In the sagas there are descriptions about some beings, although we are hardly able to find their trace today. Perhaps the most exciting of them are the Jötnar. They are mythical, their knowledge is mystical, their creation myth is surprisingly material. The Jötnar live in Jötunheim (“home of the Jötnar”), otherwise known as Útgarðr, one of the worlds that rests upon the world tree. The word Útgarðr means, both literally and figuratively, “outside the partition”. Within the partition, one finds the familiar, regulated, civilised world, known as Innangarðr, which includes both Ásgarðr, the world of the (Æsir) gods, and Midgarðr, the world of humans. What lies outside the partition is the wild, unfamiliar, unordered world – Chaos. The gods and the Jötnar must work together if they wish to keep the forces of the civilised world in balance with those of Chaos.
The Jötnar, who surround the civilised world, endeavour to drag that world back into the state of chaos – to swallow it, as it were – and indeed the word Jötun derives from the same root as the Old Germanic etunaz, meaning “swallower” or “consumer”. The word Jötun is generally translated “giant” both in the stories, and in the professional literature, a solution that is misleading.
In English, the word “giant” is applied to a person who is much larger or stronger than a normal human. In the sagas, however, the Jötnar are not generally described as being large. And while many Jötnar are painted as clever, but ugly, we know of two cases where gods took beautiful Jötun maidens as brides. Though the tales do not make them seem particularly friendly, this cannot be construed as implying appreciable size or strength. The name Jötun, therefore, should be seen as designating a separate race that is neither god, nor human, nor Álfr, nor Dvergr. The reason for the mistranslation is probably that the name for the giants of the Hebrew Bible – beings of truly gigantic stature – was transmitted from the Greek, French, and English languages into the Old Germanic language, where its meaning was confused with that of the Old Icelandic word Jötun.
The first Jötun, Ymir, was a hermaphrodite. In his Prose Edda, Snorri presents Ymir in the following terms:
Then Þriði said:
While in Niflheim it was cold and all was wild and dark, in nearby Múspell, as we know, it was warm and bright – the Ginnungagap [the Void], however, was as tepid as the motionless air. And as the frost and the warm breath came together, they melted and began dripping liquid droplets, which swelled with the power conveyed by the heat; and from them was formed a human-like figure, called Ymir . . .
On no account do we recognise this being as a god. He is evil, as are all his kin, whom we call the Hrímþursar. They say that once, Ymir fell asleep and began to sweat, and a man and woman grew beneath his left hand, and then one of his legs coupled with the other and spawned a son, and from these are all the rest descended. These are the Hrímþursar, the first of which we call Ymir.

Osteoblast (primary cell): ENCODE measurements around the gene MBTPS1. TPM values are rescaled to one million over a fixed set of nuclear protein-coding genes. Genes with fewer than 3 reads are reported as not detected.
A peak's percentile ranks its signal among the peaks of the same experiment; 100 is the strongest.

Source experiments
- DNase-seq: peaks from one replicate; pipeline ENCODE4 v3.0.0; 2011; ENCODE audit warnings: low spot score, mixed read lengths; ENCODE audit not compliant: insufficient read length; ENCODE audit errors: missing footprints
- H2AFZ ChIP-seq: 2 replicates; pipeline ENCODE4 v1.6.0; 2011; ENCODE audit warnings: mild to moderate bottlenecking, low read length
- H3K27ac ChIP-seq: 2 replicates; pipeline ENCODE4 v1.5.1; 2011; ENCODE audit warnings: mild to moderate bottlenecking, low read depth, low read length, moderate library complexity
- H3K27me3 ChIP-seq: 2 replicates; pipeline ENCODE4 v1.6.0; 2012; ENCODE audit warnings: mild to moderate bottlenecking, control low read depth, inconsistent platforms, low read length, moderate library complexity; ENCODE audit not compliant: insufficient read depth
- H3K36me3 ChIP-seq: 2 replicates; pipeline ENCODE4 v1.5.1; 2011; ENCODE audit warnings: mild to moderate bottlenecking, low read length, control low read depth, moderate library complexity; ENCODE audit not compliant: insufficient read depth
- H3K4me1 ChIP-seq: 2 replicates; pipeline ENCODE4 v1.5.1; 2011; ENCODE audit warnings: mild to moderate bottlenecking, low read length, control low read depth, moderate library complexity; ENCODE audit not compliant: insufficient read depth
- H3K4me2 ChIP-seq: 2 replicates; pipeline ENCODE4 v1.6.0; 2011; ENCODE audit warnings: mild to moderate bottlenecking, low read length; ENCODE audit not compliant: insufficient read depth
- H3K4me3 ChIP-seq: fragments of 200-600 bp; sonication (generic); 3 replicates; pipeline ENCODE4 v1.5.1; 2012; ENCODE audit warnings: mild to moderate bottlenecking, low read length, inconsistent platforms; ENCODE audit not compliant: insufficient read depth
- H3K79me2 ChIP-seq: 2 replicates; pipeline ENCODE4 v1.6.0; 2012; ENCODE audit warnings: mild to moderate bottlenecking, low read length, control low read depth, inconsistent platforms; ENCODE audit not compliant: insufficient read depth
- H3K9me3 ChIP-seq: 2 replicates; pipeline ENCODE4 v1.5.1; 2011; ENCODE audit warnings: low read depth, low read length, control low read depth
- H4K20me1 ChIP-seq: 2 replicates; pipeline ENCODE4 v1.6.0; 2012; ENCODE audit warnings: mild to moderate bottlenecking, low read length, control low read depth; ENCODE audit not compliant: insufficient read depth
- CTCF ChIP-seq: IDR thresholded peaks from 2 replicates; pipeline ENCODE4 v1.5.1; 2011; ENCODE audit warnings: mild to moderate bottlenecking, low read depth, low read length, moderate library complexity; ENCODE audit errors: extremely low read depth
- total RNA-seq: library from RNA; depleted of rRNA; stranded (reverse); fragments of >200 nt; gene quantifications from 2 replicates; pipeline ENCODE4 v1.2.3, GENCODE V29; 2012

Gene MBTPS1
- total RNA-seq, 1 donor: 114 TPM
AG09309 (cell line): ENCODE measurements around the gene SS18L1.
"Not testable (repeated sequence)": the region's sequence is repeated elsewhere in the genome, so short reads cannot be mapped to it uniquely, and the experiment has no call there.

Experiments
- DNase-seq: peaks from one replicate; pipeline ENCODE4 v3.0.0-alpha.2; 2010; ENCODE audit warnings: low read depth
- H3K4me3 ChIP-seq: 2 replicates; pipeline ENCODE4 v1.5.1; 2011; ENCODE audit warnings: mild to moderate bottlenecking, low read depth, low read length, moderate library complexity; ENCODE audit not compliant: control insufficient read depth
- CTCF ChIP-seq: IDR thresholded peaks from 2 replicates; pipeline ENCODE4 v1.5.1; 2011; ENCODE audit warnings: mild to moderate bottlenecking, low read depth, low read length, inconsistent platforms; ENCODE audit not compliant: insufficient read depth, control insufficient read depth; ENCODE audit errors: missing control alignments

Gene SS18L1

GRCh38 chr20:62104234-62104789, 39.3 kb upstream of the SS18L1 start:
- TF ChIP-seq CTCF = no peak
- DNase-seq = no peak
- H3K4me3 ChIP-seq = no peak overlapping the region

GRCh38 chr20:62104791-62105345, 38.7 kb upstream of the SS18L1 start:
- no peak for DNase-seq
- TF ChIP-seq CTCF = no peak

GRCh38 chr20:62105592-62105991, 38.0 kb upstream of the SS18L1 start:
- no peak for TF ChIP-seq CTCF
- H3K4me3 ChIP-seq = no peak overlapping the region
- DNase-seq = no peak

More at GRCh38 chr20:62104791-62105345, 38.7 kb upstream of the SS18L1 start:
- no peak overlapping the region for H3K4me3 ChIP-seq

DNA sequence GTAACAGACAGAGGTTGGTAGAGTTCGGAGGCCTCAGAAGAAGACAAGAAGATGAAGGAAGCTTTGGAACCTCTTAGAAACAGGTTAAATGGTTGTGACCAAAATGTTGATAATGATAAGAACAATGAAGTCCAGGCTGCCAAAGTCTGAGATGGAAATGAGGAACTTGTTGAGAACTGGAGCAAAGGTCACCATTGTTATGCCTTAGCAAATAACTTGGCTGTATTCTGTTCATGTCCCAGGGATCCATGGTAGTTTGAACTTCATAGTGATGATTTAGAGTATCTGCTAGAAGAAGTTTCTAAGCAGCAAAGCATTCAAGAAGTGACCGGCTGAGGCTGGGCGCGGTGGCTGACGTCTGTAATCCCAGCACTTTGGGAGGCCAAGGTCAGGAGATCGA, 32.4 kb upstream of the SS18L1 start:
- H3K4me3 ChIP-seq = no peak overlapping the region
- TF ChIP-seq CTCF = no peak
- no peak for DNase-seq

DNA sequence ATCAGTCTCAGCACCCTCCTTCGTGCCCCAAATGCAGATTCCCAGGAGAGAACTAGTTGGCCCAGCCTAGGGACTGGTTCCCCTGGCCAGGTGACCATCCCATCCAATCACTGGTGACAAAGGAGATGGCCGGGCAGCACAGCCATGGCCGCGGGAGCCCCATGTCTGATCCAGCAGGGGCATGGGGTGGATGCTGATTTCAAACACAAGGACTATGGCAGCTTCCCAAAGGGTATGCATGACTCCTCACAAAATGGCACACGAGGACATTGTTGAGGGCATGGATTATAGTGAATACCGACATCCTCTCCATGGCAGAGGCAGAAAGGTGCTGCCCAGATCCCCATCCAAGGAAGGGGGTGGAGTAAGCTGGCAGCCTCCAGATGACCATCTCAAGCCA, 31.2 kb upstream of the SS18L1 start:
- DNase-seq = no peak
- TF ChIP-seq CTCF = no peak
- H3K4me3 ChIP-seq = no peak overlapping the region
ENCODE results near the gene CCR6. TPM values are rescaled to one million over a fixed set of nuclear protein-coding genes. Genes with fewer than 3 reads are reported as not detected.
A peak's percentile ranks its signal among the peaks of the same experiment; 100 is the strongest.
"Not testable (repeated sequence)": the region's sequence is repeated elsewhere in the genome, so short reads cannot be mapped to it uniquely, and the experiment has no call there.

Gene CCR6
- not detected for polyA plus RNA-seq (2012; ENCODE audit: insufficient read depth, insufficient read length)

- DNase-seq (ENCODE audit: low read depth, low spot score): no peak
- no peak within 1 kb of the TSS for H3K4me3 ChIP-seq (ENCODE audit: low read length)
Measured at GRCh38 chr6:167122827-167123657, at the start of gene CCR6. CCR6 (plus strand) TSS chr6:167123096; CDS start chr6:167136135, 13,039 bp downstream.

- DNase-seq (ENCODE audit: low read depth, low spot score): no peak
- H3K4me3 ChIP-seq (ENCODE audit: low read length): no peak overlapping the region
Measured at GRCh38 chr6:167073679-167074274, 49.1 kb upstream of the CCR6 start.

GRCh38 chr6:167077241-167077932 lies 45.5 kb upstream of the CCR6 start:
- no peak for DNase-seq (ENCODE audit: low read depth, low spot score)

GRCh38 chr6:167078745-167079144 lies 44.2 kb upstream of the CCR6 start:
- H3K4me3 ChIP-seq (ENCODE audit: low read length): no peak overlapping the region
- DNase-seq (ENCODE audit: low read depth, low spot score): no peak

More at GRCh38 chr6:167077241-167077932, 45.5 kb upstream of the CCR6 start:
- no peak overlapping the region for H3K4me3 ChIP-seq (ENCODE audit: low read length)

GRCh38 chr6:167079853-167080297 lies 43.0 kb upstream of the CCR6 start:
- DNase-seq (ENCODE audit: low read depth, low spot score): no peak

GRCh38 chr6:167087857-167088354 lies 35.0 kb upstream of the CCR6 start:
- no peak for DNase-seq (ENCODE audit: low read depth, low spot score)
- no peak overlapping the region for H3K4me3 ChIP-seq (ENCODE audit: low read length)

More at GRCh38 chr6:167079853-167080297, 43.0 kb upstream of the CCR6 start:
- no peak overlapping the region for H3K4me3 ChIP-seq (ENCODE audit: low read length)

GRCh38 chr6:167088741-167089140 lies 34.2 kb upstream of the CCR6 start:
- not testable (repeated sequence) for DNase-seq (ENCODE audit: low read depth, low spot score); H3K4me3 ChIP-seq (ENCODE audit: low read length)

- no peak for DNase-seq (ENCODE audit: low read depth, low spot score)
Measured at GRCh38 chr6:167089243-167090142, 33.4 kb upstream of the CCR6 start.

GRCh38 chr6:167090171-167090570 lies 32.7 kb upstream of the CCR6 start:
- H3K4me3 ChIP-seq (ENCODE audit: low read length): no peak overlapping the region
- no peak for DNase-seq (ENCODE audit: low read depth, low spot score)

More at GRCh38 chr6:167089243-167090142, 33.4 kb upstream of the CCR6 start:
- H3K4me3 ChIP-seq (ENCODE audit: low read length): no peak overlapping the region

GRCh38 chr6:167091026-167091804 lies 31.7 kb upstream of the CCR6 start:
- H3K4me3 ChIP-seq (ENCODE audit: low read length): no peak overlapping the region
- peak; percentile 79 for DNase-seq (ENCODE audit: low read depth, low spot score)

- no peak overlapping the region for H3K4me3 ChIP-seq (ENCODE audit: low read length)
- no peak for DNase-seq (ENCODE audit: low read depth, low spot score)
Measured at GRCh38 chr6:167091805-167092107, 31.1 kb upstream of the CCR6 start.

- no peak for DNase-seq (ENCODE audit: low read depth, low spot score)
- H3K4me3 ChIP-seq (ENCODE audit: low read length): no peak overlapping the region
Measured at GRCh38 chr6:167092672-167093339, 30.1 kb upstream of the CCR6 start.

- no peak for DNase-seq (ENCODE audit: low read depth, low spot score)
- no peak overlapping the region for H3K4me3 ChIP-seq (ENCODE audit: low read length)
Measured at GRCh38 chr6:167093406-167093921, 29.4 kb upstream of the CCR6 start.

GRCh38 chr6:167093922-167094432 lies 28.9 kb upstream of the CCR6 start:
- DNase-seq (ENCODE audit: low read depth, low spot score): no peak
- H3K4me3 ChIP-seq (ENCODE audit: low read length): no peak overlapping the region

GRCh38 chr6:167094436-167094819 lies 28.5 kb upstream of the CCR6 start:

The Ginnungagap is the great chaos or yawning void, where the frozen water meets the heat, and the air is barely warm and does not waver. It is here that the first being, Ymir, came into existence, induced his own fertility, and created the Jötun race. Thus, according to the sagas, the Jötnar were the first beings to live in the world.
Illustration 1: Animal head from the Oseberg Ship
Found within the Oseberg ship were five beautifully carved animal heads, of which four lay in the burial chamber, the rope that bound them together drawn through one of the mouths like a bridle’s bit. This particular head is currently on display at the Viking Ship Museum in Oslo.
The wooden handle attached to the lower portion of the carving in the photograph is about 50 cm long. Though the original use of the heads is unknown, it could be that the handle was inserted into a matching holder, permitting it to be attached to something, such as a wall, ship, or column.
Illustration 2: The Ardagh Chalice
The Ardagh Chalice was discovered in the village of Ardagh in Ireland’s Limerick County. An example of local workmanship, the chalice is made of silver with an exterior decorated in gold, silver, glass, and enamel. The piece dates to the 8th century and is late-Roman in style. One of the greatest treasures of the early Irish church, the chalice was probably used for dispensing the Eucharistic wine during the celebration of mass.
Today, the Ardagh Chalice is on display at the National Museum of Ireland.
Illustration 3: Gjermundbu Viking helmet
Discovered at a Norwegian burial site in 1943, the Gjermundbu helmet is the only piece of its kind known to have survived from the Viking age. The helmet is made of iron and was restored from nine individual fragments. It is thought to have been manufactured around the year 970, possibly on the basis of an earlier helmet.
The Gjermundbu helmet is currently on view at the University of Oslo Museum of Cultural History.
Illustration 4: the Sutton Hoo helmet
Made by an early Anglo-Saxon metalworker in iron, tin, and bronze, the Sutton Hoo helmet consists of a skull cap, cheek guards, a visor, and a neck shield, with an additional nose guard made of gilded copper. The exterior of the helmet features gilded zoomorphic designs, such as the boar heads that adorn the portion above the eyebrows. Dated to the 7th century, the 2.5 kg helmet was found in a ship burial in East Anglia, Suffolk.
Today, it is on view at the British Museum.